Furthermore, the figure of the returnee, especially the successful ones, not only reconciles territoriality and extraterritoriality, but is compellingly rendered as a trope that energizes and rearticulates nationalism. If the Tomb of the Unknown Soldier is one of most arresting emblems of nationalism, as Benedict Anderson (1991) pointed out so aptly, in the time of globalization the returnee is a powerful embodiment of nationalism.
Renationalization in migration management is achieved through international collaboration instead of by returning to the national cocoons. Inter-governmental agreements are the cornerstone for managing return and circular migrations. The central tension in international migration may no longer be the one between the receiving and sending countries, but may shift to the tension between inter-state collaboration and migrants’ transnational networks.
The national self or the civilizational self
Renationalization also means ideological reorientation in thinking of one’s relations to others. A couple of recent personal encounters in Oxford made me think that stronger, properly thought-through nationalism is perhaps not a bad thing for the UK.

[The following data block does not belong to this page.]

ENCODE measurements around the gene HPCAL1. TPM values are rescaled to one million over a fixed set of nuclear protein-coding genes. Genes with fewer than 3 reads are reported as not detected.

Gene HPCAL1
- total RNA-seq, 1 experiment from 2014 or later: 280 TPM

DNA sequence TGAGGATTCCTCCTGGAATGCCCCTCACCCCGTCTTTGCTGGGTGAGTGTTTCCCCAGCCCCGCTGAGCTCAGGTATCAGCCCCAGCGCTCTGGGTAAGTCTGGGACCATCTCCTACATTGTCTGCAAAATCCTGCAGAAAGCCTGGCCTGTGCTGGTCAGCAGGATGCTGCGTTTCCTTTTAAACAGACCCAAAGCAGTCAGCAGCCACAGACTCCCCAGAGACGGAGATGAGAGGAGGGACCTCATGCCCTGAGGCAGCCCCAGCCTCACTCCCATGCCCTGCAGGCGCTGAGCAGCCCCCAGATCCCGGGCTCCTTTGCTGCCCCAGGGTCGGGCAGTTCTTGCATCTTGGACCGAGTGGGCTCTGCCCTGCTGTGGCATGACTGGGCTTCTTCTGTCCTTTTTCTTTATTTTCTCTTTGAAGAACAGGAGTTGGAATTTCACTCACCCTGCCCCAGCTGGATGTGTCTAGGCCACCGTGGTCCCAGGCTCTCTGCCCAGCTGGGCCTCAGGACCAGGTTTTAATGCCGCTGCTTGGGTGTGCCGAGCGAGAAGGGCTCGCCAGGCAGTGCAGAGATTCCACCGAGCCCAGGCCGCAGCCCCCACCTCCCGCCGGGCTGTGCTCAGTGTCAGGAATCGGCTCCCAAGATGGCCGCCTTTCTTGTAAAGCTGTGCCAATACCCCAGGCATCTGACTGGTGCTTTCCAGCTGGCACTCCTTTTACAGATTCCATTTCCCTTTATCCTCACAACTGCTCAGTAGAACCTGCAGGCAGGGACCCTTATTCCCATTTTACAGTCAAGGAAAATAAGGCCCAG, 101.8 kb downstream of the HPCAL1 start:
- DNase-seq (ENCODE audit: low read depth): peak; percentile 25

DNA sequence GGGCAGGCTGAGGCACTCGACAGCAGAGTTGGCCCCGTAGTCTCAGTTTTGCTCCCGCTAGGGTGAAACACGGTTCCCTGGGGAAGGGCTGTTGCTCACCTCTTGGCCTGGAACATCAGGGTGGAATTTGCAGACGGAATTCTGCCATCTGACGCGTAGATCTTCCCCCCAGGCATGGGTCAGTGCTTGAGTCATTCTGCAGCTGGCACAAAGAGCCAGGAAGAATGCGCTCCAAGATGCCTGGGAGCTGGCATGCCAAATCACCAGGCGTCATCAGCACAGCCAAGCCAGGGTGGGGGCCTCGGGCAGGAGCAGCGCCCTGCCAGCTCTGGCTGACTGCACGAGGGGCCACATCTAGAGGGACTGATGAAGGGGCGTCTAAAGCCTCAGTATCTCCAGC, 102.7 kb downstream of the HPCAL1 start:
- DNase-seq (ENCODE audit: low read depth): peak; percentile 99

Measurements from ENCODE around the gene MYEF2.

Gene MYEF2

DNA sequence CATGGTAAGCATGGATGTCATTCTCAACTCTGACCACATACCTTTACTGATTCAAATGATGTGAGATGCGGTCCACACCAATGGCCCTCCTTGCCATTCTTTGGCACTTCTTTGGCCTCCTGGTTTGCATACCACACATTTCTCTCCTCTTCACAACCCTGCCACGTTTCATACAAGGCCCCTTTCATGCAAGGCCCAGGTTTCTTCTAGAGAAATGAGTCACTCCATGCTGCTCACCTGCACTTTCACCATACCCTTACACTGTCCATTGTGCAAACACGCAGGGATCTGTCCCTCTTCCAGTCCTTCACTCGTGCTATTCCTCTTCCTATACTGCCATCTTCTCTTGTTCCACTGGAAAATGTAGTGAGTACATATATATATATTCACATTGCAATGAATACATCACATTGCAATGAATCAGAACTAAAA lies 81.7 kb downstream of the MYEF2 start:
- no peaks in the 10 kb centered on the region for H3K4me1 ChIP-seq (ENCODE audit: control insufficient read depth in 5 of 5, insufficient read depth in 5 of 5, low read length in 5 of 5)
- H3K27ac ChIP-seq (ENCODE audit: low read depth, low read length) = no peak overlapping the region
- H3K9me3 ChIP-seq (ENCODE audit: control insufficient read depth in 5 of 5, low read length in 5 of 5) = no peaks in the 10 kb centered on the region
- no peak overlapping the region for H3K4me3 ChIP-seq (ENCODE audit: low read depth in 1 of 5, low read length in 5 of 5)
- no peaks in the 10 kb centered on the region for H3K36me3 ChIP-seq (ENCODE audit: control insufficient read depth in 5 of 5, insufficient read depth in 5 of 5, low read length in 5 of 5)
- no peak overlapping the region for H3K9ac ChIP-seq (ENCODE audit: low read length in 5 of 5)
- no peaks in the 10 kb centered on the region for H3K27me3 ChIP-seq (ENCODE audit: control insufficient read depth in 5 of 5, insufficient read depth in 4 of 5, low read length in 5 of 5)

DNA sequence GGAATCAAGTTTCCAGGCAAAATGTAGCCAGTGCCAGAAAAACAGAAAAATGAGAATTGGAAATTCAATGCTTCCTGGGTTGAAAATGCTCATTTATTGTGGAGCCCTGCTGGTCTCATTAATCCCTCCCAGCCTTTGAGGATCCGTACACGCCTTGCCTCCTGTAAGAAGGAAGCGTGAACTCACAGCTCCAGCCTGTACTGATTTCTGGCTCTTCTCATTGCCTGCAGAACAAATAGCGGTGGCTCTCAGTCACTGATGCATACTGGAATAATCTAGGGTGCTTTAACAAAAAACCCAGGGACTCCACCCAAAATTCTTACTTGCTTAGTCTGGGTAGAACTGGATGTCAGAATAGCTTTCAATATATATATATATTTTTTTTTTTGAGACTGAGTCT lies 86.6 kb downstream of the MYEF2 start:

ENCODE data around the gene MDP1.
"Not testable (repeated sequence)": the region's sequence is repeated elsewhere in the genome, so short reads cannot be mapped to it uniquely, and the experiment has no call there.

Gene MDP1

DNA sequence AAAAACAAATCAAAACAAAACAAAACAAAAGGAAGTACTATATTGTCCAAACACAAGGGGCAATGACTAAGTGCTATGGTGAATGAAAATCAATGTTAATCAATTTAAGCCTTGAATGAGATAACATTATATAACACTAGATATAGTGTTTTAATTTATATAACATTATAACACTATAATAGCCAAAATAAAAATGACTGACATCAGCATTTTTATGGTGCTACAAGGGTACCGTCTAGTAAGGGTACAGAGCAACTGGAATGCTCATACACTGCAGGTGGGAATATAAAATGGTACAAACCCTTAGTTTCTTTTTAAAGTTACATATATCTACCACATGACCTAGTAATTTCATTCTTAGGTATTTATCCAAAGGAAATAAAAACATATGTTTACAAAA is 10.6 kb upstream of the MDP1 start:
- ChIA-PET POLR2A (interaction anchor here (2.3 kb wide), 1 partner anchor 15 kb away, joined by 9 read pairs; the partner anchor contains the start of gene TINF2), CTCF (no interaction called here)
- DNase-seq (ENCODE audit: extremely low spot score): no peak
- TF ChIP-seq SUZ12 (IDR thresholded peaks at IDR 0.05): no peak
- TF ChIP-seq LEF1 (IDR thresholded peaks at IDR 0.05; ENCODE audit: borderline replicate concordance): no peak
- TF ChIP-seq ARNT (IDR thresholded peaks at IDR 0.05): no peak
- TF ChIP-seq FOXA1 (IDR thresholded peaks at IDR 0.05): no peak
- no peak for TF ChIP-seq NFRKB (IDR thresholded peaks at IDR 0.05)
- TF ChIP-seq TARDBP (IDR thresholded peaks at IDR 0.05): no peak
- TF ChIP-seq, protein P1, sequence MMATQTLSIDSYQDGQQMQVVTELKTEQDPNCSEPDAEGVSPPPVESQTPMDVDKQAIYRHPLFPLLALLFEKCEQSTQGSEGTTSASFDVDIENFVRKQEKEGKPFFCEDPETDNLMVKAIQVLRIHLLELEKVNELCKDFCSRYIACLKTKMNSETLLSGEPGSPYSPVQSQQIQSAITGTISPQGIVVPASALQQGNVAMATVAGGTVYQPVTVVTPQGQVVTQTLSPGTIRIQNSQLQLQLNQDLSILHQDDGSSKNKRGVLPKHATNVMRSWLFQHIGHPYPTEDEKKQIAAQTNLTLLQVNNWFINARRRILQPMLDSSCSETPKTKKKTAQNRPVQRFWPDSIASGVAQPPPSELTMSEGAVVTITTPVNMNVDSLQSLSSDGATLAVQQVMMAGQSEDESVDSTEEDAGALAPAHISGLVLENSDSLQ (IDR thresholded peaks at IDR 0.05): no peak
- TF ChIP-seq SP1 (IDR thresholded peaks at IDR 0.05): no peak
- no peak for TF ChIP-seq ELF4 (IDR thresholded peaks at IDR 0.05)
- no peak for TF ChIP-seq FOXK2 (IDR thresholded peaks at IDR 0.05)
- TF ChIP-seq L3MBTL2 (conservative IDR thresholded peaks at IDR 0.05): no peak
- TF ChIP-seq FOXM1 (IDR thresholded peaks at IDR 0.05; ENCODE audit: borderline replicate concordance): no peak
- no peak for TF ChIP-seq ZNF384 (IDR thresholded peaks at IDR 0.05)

I took my parents, uncle and aunt (all above 65), my sister and 4-year-old niece to visit a renowned college. While we were admiring everything we saw, a “porter” (receptionist) shouted at us across the lawn: “Get out! Get out!” His stretched his arm to the maximum, finger pointing to the exit. We didn’t know how to react. More shouts: “Get out! This is a religious place. This is a place for worship. Get out now!”
It remains a mystery how we had upset him; it could be that we spoke too loudly, walked in the courtyard clockwise instead of counter clockwise as suggested in the sign post, or that my niece wanted to be photographed with the mowing machine. The point is, of course, the porter saw no point of lecturing us what we did wrong. The point was to disengage—“Out!”